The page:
I leave you with this composite image, containing X-ray, visible and infra red data, enjoy.
You can read more about this fantastic collection of images here.
This truly stunning image of the Eastern Veil SNR was released at the very end of 2010 by the Issac Newton Group of Telescopes.
The nebula is located approximately 1470 light years from Earth and was produced by a detonating star that died between 5000 and 8000 years ago.
The nebula is the visible portion of the much larger Cygnus Loop and is divided into several arcs, with the image above showing part of the eastern section. Since it’s formation the remnant has expanded to a size that makes it appear to have a diameter around 6 times that of the full moon, or 36 times it’s area when viewed in the night sky. This translates to roughly 50 light years in physical diameter.
The loop is one of the brightest features in the X-ray skyscape as viewed from Earth. The nebula contains large quantities of hydrogen, sulphur and doubly ionised oxygen (OIII) each of which have been picked up in the filters used by the Newton Telescopes. They are displayed in the image as red, blue and green respectively.
The classification name given to this section is NGC 6992 of the nebula, and the Eastern section is also happens the brightest region of the loop.
The nebula was first observed by William Hershel in September 1784.
As the nebula is part of the Cygnus loop it can be viewed in the constellation Cygnus and is most spectacular when viewed through an OIII filter.
You can read more here.
The galaxy cluster Abell 2052 is in a bit of a swirl.
The cluster is located at 489 million light years from Earth (z=0.03549) in the direction of the constellation Serpens – The Serpent. Abell 2052 contains many galaxies with the brightest being UGC 9799, that also has a Seyfert 2 class AGN.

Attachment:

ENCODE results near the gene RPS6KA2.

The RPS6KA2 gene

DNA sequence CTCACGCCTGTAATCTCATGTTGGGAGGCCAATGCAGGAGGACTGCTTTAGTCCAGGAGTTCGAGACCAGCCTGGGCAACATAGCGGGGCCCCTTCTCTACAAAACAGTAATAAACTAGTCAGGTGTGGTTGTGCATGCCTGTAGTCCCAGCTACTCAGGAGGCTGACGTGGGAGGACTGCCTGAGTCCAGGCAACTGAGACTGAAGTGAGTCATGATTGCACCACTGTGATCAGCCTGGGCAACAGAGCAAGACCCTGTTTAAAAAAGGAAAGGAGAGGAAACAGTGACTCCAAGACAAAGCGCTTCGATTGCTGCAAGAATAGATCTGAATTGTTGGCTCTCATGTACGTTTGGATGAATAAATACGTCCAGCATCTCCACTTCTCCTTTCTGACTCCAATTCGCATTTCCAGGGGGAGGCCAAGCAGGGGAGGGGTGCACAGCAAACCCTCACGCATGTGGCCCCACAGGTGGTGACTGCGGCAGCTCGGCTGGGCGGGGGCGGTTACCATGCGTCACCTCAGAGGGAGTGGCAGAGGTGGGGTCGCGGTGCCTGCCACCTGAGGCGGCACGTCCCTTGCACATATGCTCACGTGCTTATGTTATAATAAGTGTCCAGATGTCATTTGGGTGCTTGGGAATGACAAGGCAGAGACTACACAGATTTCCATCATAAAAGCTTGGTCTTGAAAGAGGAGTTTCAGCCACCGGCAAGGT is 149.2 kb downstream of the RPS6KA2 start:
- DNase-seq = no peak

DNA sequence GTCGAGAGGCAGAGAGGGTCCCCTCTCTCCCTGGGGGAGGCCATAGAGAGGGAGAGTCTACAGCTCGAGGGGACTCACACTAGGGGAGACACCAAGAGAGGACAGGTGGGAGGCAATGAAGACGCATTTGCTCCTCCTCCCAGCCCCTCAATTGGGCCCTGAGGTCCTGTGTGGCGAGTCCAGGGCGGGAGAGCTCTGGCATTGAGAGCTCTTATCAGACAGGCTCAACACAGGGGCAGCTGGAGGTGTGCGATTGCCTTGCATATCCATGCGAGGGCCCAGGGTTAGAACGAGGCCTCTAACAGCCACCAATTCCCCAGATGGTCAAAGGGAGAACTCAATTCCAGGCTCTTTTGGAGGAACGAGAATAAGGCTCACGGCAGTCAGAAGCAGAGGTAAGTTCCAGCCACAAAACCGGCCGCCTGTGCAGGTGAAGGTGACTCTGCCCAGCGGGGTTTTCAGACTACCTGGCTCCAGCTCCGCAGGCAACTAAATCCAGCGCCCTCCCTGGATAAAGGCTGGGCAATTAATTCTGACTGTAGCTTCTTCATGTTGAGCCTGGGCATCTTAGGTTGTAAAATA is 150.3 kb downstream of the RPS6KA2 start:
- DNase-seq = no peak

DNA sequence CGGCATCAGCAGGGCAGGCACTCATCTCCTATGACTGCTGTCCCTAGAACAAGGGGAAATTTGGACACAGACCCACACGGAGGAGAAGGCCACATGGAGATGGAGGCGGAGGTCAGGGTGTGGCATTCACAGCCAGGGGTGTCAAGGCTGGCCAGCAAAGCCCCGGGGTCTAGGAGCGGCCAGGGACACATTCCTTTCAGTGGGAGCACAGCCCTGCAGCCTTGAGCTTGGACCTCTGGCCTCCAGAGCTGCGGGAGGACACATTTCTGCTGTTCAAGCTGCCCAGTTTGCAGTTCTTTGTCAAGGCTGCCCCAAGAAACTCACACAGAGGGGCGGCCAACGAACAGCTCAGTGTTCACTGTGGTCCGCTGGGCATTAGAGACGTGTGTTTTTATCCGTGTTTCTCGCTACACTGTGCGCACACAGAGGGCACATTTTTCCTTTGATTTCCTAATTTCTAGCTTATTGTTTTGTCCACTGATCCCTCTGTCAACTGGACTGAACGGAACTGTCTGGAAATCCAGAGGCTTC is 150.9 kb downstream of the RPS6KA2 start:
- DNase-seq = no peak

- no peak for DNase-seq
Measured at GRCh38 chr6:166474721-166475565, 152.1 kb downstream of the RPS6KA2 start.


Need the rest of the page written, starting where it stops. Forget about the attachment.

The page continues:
The main image is a combination of X-ray data obtained by NASA’s Chandra Space Observatory and optical data from the ESO’s VLT.
X-ray data is displayed in blue, and shows hot gas at temperatures of around 30 million Kelvin, optical information is displayed in gold.
The large spiral of this superheated material in the centre of the image, which spans over one million light years in reality, was produced when a smaller galaxy cluster collided with the larger main cluster, throwing gas and dust outwards whilst heating it.
The smaller cluster passed through the main cluster several times under the action of gravity, with a spiral pattern being formed as the collisions were off centre – a perfectly lined up series of collisions would have produced a collisional ring.
The disturbance of the material has several effects on the galaxies:
- Cooler, denser gas is thrown outwards – this limits the ability of the material left in the core to cool and contract, thus limiting star formation
- Heavier elements such as Iron, Nitrogen and Oxygen are distributed throughout the region perhaps helping to stimulate the production of planets, and further down the line, life
You can read more here
 A description of how to interpret the z variable is pending. The distance estimate used in the post was calculated using WolframAlpha
 A detailed explanation on the various types of AGN is pending. Data for UGC 9799 was obtained using SIMBAD